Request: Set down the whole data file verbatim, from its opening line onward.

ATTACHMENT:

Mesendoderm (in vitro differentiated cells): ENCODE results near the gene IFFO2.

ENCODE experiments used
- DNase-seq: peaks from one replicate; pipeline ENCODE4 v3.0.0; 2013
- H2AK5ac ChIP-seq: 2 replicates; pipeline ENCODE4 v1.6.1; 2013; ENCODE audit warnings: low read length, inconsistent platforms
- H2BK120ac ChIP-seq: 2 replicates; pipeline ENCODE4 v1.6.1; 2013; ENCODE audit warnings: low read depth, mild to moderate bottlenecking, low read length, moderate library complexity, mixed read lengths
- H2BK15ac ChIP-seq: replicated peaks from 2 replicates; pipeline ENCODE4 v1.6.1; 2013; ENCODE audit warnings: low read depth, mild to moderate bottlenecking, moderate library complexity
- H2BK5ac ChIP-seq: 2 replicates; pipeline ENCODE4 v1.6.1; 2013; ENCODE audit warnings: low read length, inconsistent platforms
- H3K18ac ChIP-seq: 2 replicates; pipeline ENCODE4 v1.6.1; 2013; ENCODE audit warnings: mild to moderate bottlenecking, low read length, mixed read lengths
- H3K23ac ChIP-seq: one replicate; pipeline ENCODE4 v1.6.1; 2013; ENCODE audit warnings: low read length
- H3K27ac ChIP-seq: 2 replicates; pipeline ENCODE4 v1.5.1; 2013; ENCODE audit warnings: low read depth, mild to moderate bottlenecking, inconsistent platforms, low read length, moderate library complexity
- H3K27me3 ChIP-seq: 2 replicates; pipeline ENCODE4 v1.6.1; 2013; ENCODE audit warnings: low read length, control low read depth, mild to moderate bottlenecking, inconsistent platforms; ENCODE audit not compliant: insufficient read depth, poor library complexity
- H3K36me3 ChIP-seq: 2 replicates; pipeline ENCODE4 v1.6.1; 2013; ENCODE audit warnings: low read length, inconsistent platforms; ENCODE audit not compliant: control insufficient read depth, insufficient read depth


Mesendoderm (in vitro differentiated cells): ENCODE results near the gene IFFO2.

ENCODE experiments used
- DNase-seq: peaks from one replicate; pipeline ENCODE4 v3.0.0; 2013
- H2AK5ac ChIP-seq: 2 replicates; pipeline ENCODE4 v1.6.1; 2013; ENCODE audit warnings: low read length, inconsistent platforms
- H2BK120ac ChIP-seq: 2 replicates; pipeline ENCODE4 v1.6.1; 2013; ENCODE audit warnings: low read depth, mild to moderate bottlenecking, low read length, moderate library complexity, mixed read lengths
- H2BK15ac ChIP-seq: replicated peaks from 2 replicates; pipeline ENCODE4 v1.6.1; 2013; ENCODE audit warnings: low read depth, mild to moderate bottlenecking, moderate library complexity
- H2BK5ac ChIP-seq: 2 replicates; pipeline ENCODE4 v1.6.1; 2013; ENCODE audit warnings: low read length, inconsistent platforms
- H3K18ac ChIP-seq: 2 replicates; pipeline ENCODE4 v1.6.1; 2013; ENCODE audit warnings: mild to moderate bottlenecking, low read length, mixed read lengths
- H3K23ac ChIP-seq: one replicate; pipeline ENCODE4 v1.6.1; 2013; ENCODE audit warnings: low read length
- H3K27ac ChIP-seq: 2 replicates; pipeline ENCODE4 v1.5.1; 2013; ENCODE audit warnings: low read depth, mild to moderate bottlenecking, inconsistent platforms, low read length, moderate library complexity
- H3K27me3 ChIP-seq: 2 replicates; pipeline ENCODE4 v1.6.1; 2013; ENCODE audit warnings: low read length, control low read depth, mild to moderate bottlenecking, inconsistent platforms; ENCODE audit not compliant: insufficient read depth, poor library complexity
- H3K36me3 ChIP-seq: 2 replicates; pipeline ENCODE4 v1.6.1; 2013; ENCODE audit warnings: low read length, inconsistent platforms; ENCODE audit not compliant: control insufficient read depth, insufficient read depth